Heart failure is a condition in which the heartbeat cannot meet the normal volume of blood and oxygen to supply all parts of the body.
Syncope, also known as a common faint or passing out, is usually less severe, but can occur frequently in patients.
ANNOUNCER: Surgery is usually the next step to regaining a healthy heartbeat.
DOUGLAS P. ZIPES, MD: A pacemaker is put in under local anesthesia. So we make a tiny incision in the chest, and the actual procedure itself lasts 45 minutes to an hour and a half, depending upon what is done. This is certainly not open-heart surgery. It's very simply done.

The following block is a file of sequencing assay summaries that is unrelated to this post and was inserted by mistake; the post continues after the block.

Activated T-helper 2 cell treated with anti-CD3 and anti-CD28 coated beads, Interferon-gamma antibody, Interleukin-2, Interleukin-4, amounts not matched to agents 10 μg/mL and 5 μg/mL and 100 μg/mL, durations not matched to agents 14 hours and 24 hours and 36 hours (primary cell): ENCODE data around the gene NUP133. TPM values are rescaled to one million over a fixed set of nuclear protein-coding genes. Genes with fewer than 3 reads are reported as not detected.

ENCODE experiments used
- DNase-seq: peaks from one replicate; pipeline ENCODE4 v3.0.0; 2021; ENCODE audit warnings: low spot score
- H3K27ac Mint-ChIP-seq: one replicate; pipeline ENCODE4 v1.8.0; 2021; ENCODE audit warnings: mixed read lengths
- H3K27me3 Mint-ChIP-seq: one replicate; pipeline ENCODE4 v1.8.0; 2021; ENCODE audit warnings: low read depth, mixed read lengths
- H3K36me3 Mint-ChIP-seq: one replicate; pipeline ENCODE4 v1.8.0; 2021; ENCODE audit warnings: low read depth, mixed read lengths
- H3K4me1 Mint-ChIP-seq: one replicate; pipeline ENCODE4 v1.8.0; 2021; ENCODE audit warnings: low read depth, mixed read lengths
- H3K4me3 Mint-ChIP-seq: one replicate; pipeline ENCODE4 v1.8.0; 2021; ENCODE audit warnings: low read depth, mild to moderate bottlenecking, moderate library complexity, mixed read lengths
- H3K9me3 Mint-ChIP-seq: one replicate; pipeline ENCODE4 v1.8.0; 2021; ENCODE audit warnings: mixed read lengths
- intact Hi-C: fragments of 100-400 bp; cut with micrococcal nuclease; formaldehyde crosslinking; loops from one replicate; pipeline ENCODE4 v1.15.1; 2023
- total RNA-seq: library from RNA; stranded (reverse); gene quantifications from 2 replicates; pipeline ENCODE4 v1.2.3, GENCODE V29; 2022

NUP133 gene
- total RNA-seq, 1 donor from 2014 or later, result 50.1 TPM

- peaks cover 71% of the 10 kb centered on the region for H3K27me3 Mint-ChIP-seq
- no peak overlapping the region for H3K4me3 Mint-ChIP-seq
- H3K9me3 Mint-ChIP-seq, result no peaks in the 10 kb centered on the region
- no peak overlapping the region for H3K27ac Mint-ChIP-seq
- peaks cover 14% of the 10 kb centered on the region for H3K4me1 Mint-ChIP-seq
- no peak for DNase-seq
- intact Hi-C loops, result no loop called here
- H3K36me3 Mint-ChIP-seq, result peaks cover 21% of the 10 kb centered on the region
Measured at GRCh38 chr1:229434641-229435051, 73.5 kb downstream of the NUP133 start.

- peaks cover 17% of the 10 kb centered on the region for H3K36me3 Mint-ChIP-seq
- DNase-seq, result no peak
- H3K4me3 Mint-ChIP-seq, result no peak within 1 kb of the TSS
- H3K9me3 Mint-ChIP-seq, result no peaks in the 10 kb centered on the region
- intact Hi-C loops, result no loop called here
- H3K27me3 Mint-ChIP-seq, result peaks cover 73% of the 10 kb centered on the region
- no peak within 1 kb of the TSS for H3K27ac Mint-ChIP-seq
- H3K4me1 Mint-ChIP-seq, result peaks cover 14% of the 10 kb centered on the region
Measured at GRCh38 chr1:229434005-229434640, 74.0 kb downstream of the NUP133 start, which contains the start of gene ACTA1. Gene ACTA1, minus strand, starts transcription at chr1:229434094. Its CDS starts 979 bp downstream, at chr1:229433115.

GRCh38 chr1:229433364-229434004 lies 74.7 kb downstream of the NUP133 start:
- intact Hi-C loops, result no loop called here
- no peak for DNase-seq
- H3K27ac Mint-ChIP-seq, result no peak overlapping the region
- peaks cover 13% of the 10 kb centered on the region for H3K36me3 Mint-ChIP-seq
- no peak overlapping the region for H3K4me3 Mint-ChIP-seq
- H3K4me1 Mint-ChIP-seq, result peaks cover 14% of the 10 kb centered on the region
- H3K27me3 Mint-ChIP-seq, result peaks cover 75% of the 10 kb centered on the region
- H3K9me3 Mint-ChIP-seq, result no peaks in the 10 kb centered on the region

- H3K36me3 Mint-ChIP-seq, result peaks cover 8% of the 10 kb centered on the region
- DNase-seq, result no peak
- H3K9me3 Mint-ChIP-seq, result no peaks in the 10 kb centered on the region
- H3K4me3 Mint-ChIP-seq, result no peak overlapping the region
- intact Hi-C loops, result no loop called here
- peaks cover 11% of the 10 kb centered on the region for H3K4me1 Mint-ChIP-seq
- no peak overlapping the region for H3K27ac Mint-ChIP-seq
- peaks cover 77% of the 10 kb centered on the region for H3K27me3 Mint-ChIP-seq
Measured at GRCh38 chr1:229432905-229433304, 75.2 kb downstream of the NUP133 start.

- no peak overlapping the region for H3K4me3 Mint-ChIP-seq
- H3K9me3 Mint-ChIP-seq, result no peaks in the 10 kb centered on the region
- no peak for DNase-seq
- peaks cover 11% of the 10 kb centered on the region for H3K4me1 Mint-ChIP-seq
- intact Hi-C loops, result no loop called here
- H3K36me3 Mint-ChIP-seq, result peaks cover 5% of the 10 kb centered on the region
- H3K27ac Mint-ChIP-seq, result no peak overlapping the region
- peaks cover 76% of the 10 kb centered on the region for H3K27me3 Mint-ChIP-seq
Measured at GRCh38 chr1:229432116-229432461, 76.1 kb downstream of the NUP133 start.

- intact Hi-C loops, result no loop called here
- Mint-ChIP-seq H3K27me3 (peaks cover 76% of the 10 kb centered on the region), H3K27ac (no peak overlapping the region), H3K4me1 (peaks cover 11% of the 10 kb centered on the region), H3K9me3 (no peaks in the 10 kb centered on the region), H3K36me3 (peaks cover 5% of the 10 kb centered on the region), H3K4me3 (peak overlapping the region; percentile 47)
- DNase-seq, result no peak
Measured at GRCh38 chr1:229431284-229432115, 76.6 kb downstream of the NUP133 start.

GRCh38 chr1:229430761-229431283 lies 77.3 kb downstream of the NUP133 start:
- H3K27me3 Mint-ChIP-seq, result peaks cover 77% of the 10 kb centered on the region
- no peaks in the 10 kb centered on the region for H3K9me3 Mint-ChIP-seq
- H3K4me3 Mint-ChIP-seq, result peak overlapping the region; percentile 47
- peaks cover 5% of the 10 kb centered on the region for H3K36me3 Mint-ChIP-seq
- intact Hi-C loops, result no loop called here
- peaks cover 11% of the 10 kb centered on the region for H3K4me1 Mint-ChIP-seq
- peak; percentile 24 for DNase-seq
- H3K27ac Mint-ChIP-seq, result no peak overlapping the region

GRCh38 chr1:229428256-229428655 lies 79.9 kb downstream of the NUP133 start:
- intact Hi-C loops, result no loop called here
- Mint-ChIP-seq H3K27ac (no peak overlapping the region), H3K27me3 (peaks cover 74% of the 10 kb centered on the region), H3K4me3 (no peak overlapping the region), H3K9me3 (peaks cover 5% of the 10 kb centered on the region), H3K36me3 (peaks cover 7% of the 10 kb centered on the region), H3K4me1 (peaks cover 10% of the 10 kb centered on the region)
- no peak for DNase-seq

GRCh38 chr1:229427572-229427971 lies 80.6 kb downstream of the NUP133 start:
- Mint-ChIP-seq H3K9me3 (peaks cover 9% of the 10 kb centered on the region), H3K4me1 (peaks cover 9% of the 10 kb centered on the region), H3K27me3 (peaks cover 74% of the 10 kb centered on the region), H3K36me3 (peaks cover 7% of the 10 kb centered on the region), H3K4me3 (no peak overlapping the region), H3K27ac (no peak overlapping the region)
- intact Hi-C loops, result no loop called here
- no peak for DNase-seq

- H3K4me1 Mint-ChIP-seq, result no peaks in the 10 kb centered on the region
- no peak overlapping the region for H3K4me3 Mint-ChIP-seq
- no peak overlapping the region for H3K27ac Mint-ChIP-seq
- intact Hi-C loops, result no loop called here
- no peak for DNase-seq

MELANIE GURA, MSN, RN: Implanting a pacemaker has very little risks associated. But however, whenever there is a surgical procedure, complications can arise. One of the complications that can happen in the early postoperative phase can be bleeding at the incision and sometimes it will cause a hematoma or a little blood clot over the pulse generator and some bruising.
Rarely, a lead can become dislodged or displaced, and the patient would have to go back to have the lead repositioned by the physician
DOUGLAS P. ZIPES, MD: The complication rate is very, very acceptable, considering the tradeoff of the wonderful things the pacemaker does.